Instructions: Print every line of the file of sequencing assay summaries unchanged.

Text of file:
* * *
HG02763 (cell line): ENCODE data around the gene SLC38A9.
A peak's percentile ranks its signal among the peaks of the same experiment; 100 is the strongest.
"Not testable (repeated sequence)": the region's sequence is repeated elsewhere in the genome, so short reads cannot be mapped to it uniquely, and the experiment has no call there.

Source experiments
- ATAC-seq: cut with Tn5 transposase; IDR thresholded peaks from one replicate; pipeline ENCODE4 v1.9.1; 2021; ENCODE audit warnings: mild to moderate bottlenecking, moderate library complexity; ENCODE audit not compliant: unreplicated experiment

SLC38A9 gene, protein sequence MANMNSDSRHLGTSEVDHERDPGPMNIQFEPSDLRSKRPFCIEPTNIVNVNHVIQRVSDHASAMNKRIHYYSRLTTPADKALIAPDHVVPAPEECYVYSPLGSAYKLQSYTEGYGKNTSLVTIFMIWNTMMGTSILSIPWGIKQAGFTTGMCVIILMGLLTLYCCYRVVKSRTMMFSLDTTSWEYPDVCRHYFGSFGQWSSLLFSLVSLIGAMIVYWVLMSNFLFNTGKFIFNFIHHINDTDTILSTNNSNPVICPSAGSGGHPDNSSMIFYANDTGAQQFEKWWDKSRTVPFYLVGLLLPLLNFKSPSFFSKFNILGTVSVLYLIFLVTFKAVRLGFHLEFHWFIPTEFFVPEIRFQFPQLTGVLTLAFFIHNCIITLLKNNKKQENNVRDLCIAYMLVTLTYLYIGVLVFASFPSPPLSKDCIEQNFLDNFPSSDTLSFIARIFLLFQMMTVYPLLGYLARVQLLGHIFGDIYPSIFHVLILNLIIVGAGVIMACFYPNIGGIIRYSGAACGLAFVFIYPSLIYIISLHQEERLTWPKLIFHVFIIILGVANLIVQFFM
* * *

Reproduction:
HG02763 (cell line): ENCODE data around the gene SLC38A9.
A peak's percentile ranks its signal among the peaks of the same experiment; 100 is the strongest.
"Not testable (repeated sequence)": the region's sequence is repeated elsewhere in the genome, so short reads cannot be mapped to it uniquely, and the experiment has no call there.

Source experiments
- ATAC-seq: cut with Tn5 transposase; IDR thresholded peaks from one replicate; pipeline ENCODE4 v1.9.1; 2021; ENCODE audit warnings: mild to moderate bottlenecking, moderate library complexity; ENCODE audit not compliant: unreplicated experiment

SLC38A9 gene, protein sequence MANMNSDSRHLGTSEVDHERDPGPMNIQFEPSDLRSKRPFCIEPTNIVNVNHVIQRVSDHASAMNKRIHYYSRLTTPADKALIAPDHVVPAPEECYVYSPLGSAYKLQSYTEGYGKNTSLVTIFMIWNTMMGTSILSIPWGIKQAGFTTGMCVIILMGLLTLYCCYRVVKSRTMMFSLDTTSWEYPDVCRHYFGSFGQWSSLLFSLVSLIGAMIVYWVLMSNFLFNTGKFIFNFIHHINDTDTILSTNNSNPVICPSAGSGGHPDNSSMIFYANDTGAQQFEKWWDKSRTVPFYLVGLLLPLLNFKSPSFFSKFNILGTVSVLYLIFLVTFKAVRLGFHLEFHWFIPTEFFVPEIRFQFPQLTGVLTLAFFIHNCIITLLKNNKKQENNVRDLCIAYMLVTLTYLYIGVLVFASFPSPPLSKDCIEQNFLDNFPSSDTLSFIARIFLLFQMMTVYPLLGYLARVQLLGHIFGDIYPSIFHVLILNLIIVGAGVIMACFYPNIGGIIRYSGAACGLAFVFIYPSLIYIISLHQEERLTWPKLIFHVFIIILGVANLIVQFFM